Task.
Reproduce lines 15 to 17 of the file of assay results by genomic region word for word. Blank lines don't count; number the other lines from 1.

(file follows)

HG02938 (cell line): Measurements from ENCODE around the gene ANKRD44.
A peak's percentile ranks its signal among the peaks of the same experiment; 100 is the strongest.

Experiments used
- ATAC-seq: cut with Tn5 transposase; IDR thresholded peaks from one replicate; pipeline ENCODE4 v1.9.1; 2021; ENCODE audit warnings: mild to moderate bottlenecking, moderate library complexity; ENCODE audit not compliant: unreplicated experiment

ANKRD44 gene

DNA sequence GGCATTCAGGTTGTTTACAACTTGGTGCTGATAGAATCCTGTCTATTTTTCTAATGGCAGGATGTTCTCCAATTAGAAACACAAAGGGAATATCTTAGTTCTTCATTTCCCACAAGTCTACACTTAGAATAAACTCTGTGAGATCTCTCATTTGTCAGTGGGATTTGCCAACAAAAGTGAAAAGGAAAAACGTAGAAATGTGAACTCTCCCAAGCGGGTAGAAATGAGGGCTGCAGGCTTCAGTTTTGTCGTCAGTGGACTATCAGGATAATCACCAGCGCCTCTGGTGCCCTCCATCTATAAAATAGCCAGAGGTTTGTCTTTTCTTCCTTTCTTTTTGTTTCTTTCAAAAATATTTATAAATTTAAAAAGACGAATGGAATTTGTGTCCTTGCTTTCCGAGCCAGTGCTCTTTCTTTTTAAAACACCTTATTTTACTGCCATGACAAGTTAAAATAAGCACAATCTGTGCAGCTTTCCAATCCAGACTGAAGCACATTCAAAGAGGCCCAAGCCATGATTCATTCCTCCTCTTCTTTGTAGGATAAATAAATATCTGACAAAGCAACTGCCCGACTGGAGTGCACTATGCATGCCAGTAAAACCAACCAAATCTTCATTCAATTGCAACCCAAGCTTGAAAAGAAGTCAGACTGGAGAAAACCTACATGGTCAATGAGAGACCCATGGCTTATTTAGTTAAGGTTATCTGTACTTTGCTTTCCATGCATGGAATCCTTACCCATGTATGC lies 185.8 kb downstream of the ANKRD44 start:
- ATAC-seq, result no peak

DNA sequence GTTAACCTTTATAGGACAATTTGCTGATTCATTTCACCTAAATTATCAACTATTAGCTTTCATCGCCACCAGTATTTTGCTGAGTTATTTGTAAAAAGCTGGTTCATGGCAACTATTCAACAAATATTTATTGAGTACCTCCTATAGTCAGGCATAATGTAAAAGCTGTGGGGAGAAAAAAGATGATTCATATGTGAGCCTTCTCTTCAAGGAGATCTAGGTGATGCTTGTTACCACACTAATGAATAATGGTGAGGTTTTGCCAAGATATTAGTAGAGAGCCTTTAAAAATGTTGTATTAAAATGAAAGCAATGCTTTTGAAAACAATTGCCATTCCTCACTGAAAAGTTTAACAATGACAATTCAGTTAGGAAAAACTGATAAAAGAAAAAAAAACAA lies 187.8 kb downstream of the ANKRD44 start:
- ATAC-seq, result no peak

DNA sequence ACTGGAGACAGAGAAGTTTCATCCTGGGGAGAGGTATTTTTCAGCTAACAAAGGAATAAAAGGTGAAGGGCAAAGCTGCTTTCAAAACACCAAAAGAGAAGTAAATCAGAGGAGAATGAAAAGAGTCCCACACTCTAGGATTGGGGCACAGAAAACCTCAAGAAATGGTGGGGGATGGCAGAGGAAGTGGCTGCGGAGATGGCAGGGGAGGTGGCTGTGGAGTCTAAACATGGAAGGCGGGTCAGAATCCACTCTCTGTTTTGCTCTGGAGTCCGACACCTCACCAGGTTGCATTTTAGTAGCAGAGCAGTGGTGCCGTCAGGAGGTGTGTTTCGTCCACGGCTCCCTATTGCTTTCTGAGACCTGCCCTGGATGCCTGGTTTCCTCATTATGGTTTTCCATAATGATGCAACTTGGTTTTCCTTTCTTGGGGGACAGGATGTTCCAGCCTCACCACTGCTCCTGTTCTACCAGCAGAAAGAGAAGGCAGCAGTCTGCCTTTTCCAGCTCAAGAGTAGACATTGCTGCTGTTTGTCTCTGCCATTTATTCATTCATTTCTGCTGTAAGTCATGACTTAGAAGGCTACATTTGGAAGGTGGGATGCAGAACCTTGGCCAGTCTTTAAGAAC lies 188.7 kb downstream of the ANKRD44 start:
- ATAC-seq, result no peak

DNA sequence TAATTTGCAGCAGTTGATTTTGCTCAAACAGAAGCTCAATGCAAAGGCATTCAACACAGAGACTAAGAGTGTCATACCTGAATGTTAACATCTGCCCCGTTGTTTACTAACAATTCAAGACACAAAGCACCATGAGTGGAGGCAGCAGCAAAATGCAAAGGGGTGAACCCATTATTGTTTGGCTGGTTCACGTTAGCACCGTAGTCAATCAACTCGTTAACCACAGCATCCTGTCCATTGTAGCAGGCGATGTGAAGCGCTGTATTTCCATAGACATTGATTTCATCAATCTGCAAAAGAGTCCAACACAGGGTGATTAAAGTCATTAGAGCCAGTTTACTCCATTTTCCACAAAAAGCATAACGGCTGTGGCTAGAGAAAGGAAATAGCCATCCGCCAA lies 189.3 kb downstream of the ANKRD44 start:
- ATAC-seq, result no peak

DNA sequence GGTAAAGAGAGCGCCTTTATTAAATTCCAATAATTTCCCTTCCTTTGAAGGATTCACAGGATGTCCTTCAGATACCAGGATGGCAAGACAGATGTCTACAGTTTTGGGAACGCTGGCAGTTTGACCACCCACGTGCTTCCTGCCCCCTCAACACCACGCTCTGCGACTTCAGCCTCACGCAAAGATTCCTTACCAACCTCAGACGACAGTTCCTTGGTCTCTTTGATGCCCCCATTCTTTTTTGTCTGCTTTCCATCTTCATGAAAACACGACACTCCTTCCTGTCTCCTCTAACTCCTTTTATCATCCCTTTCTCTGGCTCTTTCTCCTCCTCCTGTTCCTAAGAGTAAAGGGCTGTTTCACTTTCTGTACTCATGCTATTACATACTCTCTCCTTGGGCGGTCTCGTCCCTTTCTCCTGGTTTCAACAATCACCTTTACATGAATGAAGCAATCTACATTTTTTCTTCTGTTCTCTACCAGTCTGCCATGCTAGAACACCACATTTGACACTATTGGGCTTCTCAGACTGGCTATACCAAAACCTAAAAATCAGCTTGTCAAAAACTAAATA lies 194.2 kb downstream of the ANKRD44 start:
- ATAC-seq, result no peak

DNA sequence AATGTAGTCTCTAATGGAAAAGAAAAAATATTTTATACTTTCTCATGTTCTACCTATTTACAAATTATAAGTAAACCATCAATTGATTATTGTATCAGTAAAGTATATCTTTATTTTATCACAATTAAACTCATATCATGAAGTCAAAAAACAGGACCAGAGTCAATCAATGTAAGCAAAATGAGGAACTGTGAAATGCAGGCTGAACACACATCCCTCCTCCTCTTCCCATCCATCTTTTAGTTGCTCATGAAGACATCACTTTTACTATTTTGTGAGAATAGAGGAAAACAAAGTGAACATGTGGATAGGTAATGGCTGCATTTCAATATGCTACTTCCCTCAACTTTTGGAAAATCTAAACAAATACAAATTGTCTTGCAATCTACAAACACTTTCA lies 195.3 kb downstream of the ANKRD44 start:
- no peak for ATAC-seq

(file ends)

- ATAC-seq, result no peak

DNA sequence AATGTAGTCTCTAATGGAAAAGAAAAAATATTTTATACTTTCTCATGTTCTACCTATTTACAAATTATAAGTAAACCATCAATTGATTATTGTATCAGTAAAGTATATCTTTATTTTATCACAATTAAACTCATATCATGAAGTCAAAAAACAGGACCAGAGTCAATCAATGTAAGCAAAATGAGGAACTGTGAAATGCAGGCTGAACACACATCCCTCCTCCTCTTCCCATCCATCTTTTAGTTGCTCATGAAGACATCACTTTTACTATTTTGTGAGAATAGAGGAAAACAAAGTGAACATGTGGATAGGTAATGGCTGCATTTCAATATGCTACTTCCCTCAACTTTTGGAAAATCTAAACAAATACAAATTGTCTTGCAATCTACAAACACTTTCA lies 195.3 kb downstream of the ANKRD44 start:
- no peak for ATAC-seq